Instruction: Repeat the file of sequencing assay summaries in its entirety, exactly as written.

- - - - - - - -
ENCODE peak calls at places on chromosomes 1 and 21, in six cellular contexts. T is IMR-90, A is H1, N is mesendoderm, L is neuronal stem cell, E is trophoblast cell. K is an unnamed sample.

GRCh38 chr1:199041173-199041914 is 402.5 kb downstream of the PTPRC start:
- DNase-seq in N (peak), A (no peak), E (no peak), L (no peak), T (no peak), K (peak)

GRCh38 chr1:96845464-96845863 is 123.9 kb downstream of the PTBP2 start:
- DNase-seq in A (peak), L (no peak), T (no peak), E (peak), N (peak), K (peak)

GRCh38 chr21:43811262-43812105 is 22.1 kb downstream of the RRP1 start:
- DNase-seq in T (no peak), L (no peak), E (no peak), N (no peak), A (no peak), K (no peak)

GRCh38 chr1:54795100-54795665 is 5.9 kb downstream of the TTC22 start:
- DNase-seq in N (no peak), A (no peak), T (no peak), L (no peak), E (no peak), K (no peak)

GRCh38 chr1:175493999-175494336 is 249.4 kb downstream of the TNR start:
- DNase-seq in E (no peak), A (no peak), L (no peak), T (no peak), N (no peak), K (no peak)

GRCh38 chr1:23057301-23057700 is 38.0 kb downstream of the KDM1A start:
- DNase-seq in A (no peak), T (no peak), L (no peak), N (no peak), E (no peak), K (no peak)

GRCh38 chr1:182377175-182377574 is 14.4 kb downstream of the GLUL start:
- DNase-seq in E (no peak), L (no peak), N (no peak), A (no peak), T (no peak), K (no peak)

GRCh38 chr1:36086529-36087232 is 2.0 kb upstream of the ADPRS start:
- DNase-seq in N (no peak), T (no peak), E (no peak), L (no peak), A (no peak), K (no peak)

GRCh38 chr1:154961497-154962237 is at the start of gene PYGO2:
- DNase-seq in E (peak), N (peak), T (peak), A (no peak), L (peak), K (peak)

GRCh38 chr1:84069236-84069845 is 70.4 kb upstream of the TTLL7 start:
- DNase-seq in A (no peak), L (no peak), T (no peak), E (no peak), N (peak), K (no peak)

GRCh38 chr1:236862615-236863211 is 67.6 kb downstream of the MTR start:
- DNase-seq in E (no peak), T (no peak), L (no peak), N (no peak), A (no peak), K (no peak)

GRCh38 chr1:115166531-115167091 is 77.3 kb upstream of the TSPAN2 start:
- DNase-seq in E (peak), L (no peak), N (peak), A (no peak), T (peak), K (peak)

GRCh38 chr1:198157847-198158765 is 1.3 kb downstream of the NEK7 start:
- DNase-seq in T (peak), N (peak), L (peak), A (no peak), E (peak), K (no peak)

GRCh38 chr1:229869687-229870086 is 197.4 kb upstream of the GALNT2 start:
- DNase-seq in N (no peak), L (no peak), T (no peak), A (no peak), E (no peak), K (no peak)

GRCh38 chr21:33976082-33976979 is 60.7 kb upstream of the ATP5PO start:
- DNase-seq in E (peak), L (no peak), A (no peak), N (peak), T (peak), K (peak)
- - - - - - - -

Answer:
ENCODE peak calls at places on chromosomes 1 and 21, in six cellular contexts. T is IMR-90, A is H1, N is mesendoderm, L is neuronal stem cell, E is trophoblast cell. K is an unnamed sample.

GRCh38 chr1:199041173-199041914 is 402.5 kb downstream of the PTPRC start:
- DNase-seq in N (peak), A (no peak), E (no peak), L (no peak), T (no peak), K (peak)

GRCh38 chr1:96845464-96845863 is 123.9 kb downstream of the PTBP2 start:
- DNase-seq in A (peak), L (no peak), T (no peak), E (peak), N (peak), K (peak)

GRCh38 chr21:43811262-43812105 is 22.1 kb downstream of the RRP1 start:
- DNase-seq in T (no peak), L (no peak), E (no peak), N (no peak), A (no peak), K (no peak)

GRCh38 chr1:54795100-54795665 is 5.9 kb downstream of the TTC22 start:
- DNase-seq in N (no peak), A (no peak), T (no peak), L (no peak), E (no peak), K (no peak)

GRCh38 chr1:175493999-175494336 is 249.4 kb downstream of the TNR start:
- DNase-seq in E (no peak), A (no peak), L (no peak), T (no peak), N (no peak), K (no peak)

GRCh38 chr1:23057301-23057700 is 38.0 kb downstream of the KDM1A start:
- DNase-seq in A (no peak), T (no peak), L (no peak), N (no peak), E (no peak), K (no peak)

GRCh38 chr1:182377175-182377574 is 14.4 kb downstream of the GLUL start:
- DNase-seq in E (no peak), L (no peak), N (no peak), A (no peak), T (no peak), K (no peak)

GRCh38 chr1:36086529-36087232 is 2.0 kb upstream of the ADPRS start:
- DNase-seq in N (no peak), T (no peak), E (no peak), L (no peak), A (no peak), K (no peak)

GRCh38 chr1:154961497-154962237 is at the start of gene PYGO2:
- DNase-seq in E (peak), N (peak), T (peak), A (no peak), L (peak), K (peak)

GRCh38 chr1:84069236-84069845 is 70.4 kb upstream of the TTLL7 start:
- DNase-seq in A (no peak), L (no peak), T (no peak), E (no peak), N (peak), K (no peak)

GRCh38 chr1:236862615-236863211 is 67.6 kb downstream of the MTR start:
- DNase-seq in E (no peak), T (no peak), L (no peak), N (no peak), A (no peak), K (no peak)

GRCh38 chr1:115166531-115167091 is 77.3 kb upstream of the TSPAN2 start:
- DNase-seq in E (peak), L (no peak), N (peak), A (no peak), T (peak), K (peak)

GRCh38 chr1:198157847-198158765 is 1.3 kb downstream of the NEK7 start:
- DNase-seq in T (peak), N (peak), L (peak), A (no peak), E (peak), K (no peak)

GRCh38 chr1:229869687-229870086 is 197.4 kb upstream of the GALNT2 start:
- DNase-seq in N (no peak), L (no peak), T (no peak), A (no peak), E (no peak), K (no peak)

GRCh38 chr21:33976082-33976979 is 60.7 kb upstream of the ATP5PO start:
- DNase-seq in E (peak), L (no peak), A (no peak), N (peak), T (peak), K (peak)